That might sound a little harsh, but, if your son is young, enforcing the admin / user access rules is for his own online security. A user account should not be able to change the MAC address. I'm not in my office at the present time so I can't try this out in advance to confirm it.
It sounds like you have the grey or black XB6 that is used for the Ignite TV service. There is a parental capability in that modem that I'm aware of. Does it have NextDNS.io as a DNS selection? If so, there is a filter capability to prevent access to gaming and other sites. I don't know if there is a time dependent capability with NextDNS but it might be worth checking out. I think the accounts are free for home users.
Edit: If you go this route, which is probably the only way to really stop MAC address changes, while you're in the admin account, drill down into the Ethernet port advanced settings and disable IPV6 so that the desktop runs IPV4 only. Depending on which DNS you're using, you might see filtered IPV4 and IPV6 web address resolution, or, you might see filtered IPV4 web address resolution while the IPV6 address resolution is not filtered, allowing access to sites that you don't intend your son to access. With IPV6 running, it will take priority over IVP4 potentially bypassing any web site filtering that you're trying to enforce, depending of course on the DNS that you happen to be using.
Edit II: Also drill down to the IPV4 properties and ensure that the DNS setting is set to "Obtain DNS server address automatically", not to some DNS address which would bypass your preferred DNS.
Edit III: Check the modem for MAC or Device filtering. That filtering would have to have an "Allow Listed" selection. Basically you would have to take stock of all of the MAC addresses on the network and enter them into a managed device list. Once that is done, you enable the "Allow Listed" selection. That should block any other MAC address from joining the network. It wouldn't prevent anyone from spoofing an address, but, unless that particular address was of another network device in the list, it should be denied access to the network. On the Hitron modems including the white CODA-4582, thats included in SECURITY .... DEVICE FILTER. Not sure if the XB6 modem for the Ignite IPTV service has a similar function.
Many thanks for your extremely helpful suggestions. I'll digest them this evening, and it may be that my son has managed to run an admin account.
I do have a question based on the opening of your message. The Rogers technicians to whom I have been speaking have been unable to explain just how I can go about assigning rules to the port. Is it possible simply to block the ports with a command? (Perhaps via the firewall functions?) Thanks again for your detailed and thoughtful message.
@DDAW1 it depends on which modem you have as to whether or not you can simply block an ethernet port. Here's the Switch Control page from a Hitron CODA-4582 modem, where the ethernet ports can be enabled or disabled at will. The same setting is used in Gateway and Bridge mode. There is no timer function however.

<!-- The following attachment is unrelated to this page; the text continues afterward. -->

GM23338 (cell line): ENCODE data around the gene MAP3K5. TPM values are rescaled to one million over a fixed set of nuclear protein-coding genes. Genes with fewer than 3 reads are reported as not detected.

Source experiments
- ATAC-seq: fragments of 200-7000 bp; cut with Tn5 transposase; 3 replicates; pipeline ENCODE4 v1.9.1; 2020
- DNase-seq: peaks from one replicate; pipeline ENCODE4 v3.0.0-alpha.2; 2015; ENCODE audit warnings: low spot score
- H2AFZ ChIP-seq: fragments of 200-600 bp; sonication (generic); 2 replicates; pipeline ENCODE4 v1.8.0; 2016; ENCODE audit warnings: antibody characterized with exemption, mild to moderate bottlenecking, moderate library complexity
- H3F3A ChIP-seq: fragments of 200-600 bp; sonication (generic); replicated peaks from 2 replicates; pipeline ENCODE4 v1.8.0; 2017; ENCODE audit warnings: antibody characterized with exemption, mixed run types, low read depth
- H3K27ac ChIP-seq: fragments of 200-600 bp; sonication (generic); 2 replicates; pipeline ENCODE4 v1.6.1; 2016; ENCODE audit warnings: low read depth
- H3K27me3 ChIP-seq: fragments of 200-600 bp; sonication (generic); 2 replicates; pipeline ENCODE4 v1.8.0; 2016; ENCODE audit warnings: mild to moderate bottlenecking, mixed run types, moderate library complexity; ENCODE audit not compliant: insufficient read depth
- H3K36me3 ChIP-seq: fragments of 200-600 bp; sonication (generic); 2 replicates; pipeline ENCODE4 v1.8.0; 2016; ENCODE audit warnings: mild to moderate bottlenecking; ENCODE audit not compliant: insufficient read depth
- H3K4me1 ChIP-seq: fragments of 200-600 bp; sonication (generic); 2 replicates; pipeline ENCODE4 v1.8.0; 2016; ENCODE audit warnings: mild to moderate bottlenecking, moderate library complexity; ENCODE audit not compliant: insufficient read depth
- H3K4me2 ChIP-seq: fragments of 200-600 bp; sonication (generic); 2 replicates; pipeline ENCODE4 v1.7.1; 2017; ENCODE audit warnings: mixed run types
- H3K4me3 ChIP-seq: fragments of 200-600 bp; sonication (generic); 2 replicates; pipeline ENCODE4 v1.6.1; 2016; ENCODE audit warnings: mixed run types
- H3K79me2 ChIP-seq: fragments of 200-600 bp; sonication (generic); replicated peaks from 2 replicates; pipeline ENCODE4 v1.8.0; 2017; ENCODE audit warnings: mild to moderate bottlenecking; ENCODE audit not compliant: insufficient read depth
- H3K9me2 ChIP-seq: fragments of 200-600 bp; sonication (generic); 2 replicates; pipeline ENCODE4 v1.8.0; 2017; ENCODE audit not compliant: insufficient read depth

So you can choose which ethernet ports are enabled or disabled. I don't know if the Arris or Technicolor versions of the XB6 modem, which is used for the IPTV service has the same function. If not, there wouldn't be any way to run the same type of port rule as you can't or shouldn't be able to SSH into the modem. All of the modem ports and interfaces except the official user and tech support interface should be disabled externally and at the chip level.
Here's the Device Filter page where you build a list of allowed devices, including their MAC addresses and enable the "Allow Listed" Block Rules which in theory should only allow the listed device MAC addresses onto the network.
@Datalink Unfortunately, the security controls on the XB6 are very simplistic compared to what you have on the CODA-4582.
@DDAW1 Somebody else also recently asked about how to block access to the Ethernet ports on the XB6: https://communityforums.rogers.com/t5/Ignite-TV/Disable-Arris-XB6-Ethernet-Ports/m-p/455674
presumably to ensure that the network could only be accessed through Wi-Fi.
The XB6 is pretty hard to secure while it is unattended. I found some devices on Amazon that you can use to physically block access to the LAN ports. However, as long as you have physical access to the device, you can still gain access to the network by performing a factory reset using a paper clip.
If this computer requires a wired Ethernet connection, I don't think there is much that you can do to secure the LAN ports. Unlike Wi-Fi, I don't know of way that you can apply filters to restrict access only to known MAC addresses.
I'm not an expert on the Ignite Wi-Fi hub parental controls. Can new/unknown devices be automatically assigned to the Guest profile and can you then simply indefinitely pause Internet access for that profile?
Of course, if you want to cut off access, you can also always physically unplug the Ethernet cable from the XB6.
Many thanks for your suggestions, including your suspicion that it is not possible to use the MAC filtering function for the ethernet. I will still try that path this evening, just in case it does work.
This particular device sets out, I suppose, to guarantee that access to the ethernet port will give you access to the network. That is irritating (under my circumstances), but I can also understand why it would be designed that way.
Having said all that, one of the questions you ask (namely: "Can new/unknown devices be automatically assigned to the Guest profile and can you then simply indefinitely pause Internet access for that profile?") has given me another potential lead.
Thanks! This is an excellent forum, and I appreciate the help of everyone who has chimed in.